He was named National Freshman of the Year at Rice in 2009 after hitting .388 with 20 home runs, 72 RBI and a 1.170 OPS. He drew 31 walks while only striking out 23 times. He improved on those numbers as a sophomore, winning National Player of the Year honors by hitting .394 with 26 home runs, 85 RBI and a 1.340 OPS. He showed his great approach at the plate by taking 65 walks to only 22 strikeouts. Even with the dip in power numbers his junior year, six home runs, 37 RBI and a .327 average, he still had a 1.043 OPS and drew 80 walks to just 33 strikeouts. He had two ankle surgeries over his career, and with the shoulder injury, his draft status appeared up in the air at times. Still, Nationals GM Mike Rizzo was thrilled to get him at pick seven. When healthy, he is the total offensive package with the ability to be a perennial batting champion contender, as well as a 30+ home run hitter. He is also a plus defender in the mold of an Evan Longoria.

All medical reports have come back clean, and Rendon appears to be 100 percent healthy going into his first pro season. He will most likely start the season at class-A Hagerstown or possibly even double-A Harrisburg. Either way, he will be on the fast track to the majors to join Strasburg and Harper as three cornerstones for the future.

7. Archie Bradley, Diamondbacks, RHP, 6’-4”, 220 lbs, 19

The Diamondbacks got the seventh pick for failing to sign their 2010 first-round pick, Barret Loux, who failed a physical, then signed with the Texas Rangers as a free agent.  The Diamondbacks, after taking a potential future ace in Bauer, decided to go after another one in Bradley, a big, power righty from the same neck of the woods as Bundy.

Playing for Broken Arrow HS in Oklahoma, just a stone’s throw from Oswasso HS where Bundy played, Bradley was just as dominant as his counterpart. He went 12-1, with a 0.29 ERA and 137 K/11 BB over 71.1 innings his senior season. He led his team to a state title by tossing seven scoreless innings, allowing just two hits, while striking out 14 in the title game. He also was a star quarterback, much like Starling, and had a commitment to play at Oklahoma.

Bradley signed for $5MM and headed straight to the Diamondbacks’ Rookie League, where he pitched two shutout innings, striking out four while allowing one hit. At the team’s Instructional League over the fall, he was brilliant. Over 15 innings, he posted a 2.40 ERA, allowed just five hits and had 22 strikeouts to only four walks.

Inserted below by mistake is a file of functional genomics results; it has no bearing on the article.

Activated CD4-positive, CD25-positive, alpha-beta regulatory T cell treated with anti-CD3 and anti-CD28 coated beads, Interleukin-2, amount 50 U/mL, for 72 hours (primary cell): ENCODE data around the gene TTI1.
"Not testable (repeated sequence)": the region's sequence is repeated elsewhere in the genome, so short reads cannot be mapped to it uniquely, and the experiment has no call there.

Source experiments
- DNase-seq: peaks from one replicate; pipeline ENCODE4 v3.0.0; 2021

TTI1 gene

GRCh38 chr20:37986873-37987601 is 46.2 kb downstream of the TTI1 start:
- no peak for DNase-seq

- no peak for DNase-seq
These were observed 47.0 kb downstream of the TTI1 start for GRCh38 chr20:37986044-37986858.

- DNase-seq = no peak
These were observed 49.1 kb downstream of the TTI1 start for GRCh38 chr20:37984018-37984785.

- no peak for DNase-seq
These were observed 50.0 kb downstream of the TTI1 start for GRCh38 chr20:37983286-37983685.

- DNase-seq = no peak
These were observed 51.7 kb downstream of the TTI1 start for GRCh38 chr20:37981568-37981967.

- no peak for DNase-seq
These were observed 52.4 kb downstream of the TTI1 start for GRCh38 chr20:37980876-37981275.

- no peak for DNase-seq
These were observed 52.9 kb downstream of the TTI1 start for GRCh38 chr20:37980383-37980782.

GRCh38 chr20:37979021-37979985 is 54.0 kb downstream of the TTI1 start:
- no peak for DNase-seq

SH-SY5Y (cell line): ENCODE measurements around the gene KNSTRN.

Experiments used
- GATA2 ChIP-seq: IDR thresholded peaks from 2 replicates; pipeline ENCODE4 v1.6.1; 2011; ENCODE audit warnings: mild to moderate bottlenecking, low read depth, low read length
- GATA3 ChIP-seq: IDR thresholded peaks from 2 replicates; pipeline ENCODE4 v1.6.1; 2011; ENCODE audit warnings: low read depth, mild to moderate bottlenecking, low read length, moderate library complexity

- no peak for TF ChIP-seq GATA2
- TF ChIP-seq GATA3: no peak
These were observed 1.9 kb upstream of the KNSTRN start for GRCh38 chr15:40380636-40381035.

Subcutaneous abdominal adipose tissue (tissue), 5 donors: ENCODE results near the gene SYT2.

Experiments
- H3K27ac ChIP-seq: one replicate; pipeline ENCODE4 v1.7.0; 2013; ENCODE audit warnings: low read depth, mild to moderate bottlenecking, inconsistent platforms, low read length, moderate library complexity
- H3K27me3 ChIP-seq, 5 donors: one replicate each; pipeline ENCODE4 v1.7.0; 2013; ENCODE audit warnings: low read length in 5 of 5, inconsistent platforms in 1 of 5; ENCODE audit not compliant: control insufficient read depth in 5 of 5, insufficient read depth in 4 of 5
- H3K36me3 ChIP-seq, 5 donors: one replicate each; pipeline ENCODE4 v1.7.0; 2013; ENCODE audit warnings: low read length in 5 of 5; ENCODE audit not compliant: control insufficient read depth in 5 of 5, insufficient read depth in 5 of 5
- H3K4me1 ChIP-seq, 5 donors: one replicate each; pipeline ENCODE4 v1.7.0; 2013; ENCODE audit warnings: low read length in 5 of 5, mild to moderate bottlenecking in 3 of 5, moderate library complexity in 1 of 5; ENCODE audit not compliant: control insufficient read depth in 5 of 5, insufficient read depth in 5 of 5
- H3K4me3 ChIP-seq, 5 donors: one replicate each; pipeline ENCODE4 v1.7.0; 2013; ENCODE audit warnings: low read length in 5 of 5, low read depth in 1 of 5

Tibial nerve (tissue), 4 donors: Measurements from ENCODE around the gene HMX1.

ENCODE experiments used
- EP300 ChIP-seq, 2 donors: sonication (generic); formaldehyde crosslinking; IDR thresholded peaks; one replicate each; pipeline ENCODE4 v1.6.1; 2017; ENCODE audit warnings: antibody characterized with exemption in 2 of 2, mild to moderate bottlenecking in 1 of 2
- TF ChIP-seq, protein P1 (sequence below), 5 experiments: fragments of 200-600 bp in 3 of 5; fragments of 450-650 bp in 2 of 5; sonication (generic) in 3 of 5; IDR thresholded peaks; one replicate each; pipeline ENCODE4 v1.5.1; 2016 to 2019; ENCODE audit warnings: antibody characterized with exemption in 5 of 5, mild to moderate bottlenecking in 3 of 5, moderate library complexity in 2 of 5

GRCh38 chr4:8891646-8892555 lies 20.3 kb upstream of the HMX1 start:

Bradley features three outstanding pitches, with his curveball being his best. It is a knuckle-curve that sits in the mid 80s and is a true 12-6 wipeout pitch. His four-seam fastball can reach 98 mph, while his two-seamer sits in the mid 90s with late fade. His change-up is still developing but looks to be a solid offering. Bradley will most likely start the season at either class-A South Bend or Visalia, and even at just 19 years of age, could be on the fast track to the majors due to his durability and advanced feel for the game.

8. Francisco Lindor, Indians, SS, 5’-11”, 175 lbs, 18

The Indians selected the youngest player in the draft, a 17-year-old out of Montverde Academy in Florida, who also happened to be the best shortstop in the draft. Lindor is an exceptional defender with a canon arm, soft hands, great footwork and a very high understanding of the game. He has a feel and instincts for the game not seen in many players his age.

As a senior, he hit .528 with six home runs, 13 RBI and 20 stolen bases. He is the prototypical leadoff hitter with his speed and ability to hit for a high average from both sides of the plate. At 5’-11”, 180 lbs, he still has room to grow and could develop more power down the road. He definitely has the ability as he won the home run derby at the 2010 AFLAC All-American game at PETCO Park.

Lindor made his pro debut at short-season Mahoning of the New York Penn League. Over five games, he went 6-19 (.319) with four runs, two RBI and a stolen base, while showing off his defensive skills. He then played in 12 games at the team’s Instructional League where he went 7-28 (.250) with three doubles, one triple and three RBI. He also showed a good approach at the plate by taking five walks to only seven strikeouts. The Indians already have an All-Star shortstop in Asdrubal Cabrera. As good as he is, Lindor projects to be better, especially on defense. At just 18 years of age, the Indians have a couple of years before they have to cross that bridge, however. For now, Lindor will most likely head to class-A Lake County to begin his first full professional season in 2012.